The implementation of CRM2 continues to create a great deal of heated debate amongst advisors, but the idea of protecting client “choice” has a growing number singing “Kumbayah.”
“I believe the client should be given the option of deciding how they wish to pay,” says Chilliwack-based certified health insurance specialist Ken MacCoy, speaking for a growing number of advisors in both the embedded comp camp as well as the fee-based one. “Either a fee for service &/or an embedded commission.”
Kelowna advisor Harley Lockhart, himself a former Advocis
chair, is among those advocating for choice and drowning out the voices that are still calling for a ban on embedded commission.
“Canadians can choose how their financial advisor is compensated – embedded commission (EC) and/or fees based on assets, time or services provided,” says Lockhart. “The significant part of this choice is that different compensation models provide different advantages for individuals in different wealth strata.”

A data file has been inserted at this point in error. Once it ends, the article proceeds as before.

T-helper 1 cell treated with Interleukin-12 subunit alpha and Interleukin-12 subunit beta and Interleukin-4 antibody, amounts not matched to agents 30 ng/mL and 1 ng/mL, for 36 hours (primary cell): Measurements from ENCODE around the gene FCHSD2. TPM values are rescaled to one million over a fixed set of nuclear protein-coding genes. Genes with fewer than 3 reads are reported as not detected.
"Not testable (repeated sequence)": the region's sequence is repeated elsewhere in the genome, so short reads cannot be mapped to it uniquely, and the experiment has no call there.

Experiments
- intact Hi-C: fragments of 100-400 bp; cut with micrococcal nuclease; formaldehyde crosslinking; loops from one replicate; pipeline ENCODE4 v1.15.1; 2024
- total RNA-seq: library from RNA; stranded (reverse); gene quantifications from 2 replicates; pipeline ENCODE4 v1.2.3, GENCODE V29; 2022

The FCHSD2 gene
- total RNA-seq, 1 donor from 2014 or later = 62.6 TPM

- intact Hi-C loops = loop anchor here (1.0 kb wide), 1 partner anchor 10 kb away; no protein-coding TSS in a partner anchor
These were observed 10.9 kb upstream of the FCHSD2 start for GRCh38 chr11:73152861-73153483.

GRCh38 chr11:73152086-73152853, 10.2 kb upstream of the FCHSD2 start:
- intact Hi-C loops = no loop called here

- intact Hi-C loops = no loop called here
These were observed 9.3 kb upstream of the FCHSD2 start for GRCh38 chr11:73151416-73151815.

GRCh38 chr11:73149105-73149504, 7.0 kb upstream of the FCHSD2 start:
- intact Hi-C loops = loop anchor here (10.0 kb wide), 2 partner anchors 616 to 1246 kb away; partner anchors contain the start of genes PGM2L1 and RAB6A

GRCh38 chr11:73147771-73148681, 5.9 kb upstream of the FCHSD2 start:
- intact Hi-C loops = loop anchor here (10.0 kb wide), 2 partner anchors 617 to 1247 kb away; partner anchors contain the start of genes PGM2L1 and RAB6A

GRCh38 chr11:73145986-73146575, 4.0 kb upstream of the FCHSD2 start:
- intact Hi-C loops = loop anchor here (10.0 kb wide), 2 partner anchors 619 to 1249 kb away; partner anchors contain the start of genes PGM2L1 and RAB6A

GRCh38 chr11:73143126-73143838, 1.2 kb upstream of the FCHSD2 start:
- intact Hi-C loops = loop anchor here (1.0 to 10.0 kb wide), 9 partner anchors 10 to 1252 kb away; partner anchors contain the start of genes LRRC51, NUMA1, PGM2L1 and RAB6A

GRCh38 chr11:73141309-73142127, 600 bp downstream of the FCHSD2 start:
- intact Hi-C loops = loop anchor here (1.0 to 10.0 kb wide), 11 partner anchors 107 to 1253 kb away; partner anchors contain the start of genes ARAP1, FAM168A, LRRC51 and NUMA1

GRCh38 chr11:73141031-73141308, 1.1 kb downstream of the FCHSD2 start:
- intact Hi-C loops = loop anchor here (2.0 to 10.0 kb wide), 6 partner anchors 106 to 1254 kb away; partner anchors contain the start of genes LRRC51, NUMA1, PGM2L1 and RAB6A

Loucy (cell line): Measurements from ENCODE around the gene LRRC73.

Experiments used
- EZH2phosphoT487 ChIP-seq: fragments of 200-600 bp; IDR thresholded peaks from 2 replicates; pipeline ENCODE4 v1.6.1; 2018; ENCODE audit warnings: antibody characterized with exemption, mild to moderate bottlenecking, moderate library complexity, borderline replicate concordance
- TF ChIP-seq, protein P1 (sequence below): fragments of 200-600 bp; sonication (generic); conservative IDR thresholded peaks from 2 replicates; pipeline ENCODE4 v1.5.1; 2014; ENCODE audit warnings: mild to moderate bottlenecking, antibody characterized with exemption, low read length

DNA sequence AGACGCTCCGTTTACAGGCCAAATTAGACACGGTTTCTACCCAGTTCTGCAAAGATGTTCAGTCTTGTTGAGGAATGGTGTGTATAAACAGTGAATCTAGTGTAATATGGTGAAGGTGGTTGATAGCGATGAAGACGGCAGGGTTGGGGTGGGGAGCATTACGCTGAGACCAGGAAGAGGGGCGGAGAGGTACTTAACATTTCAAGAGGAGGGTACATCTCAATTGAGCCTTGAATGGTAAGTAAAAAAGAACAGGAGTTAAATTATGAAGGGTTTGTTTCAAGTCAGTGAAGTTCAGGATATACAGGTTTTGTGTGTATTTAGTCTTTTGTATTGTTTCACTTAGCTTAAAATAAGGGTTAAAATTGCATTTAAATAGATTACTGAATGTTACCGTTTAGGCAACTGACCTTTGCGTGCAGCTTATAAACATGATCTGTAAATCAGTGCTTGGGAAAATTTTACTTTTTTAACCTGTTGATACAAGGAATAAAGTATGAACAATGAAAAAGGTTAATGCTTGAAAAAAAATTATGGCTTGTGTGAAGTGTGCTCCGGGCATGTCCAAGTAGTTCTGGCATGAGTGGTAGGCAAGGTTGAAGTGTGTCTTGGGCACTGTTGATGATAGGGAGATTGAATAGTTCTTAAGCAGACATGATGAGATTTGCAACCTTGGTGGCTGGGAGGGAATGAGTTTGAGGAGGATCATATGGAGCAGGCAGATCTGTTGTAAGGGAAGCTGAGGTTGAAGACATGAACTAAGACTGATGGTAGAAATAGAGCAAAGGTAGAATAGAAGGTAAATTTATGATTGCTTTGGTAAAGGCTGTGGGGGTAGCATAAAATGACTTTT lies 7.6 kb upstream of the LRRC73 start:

“In Canada, investors have an advantage in that they can choose what they consider best for themselves. Surely, those same individuals can choose how their advisor is to be paid.”
That sentiment is helping bridge the gap between advisors divided on a host of product issues.
For every advisor WP hears from that frowns on DSC funds there’s another who supports this fund structure because it provides the client with choice. DSC, FE, LL, percentage of AUM, flat-fee, it doesn’t matter as long as the client’s best interests are served.
Embedded compensation, sometimes referred to as “trailer fees,” is a particularly prickly issue. Opponents believe it’s an unacceptable form of compensation because clients likely don’t understand how their advisors are compensated. Further, they believe there’s no place for DSCs because the client’s locked-in to their investments (unless they want to pay a substantial penalty to get out) for 5-7 years.
But if you run the numbers over a decade whether it’s for DSC funds or zero per cent front-end load funds, the cost to the client is essentially the same, argue analysts.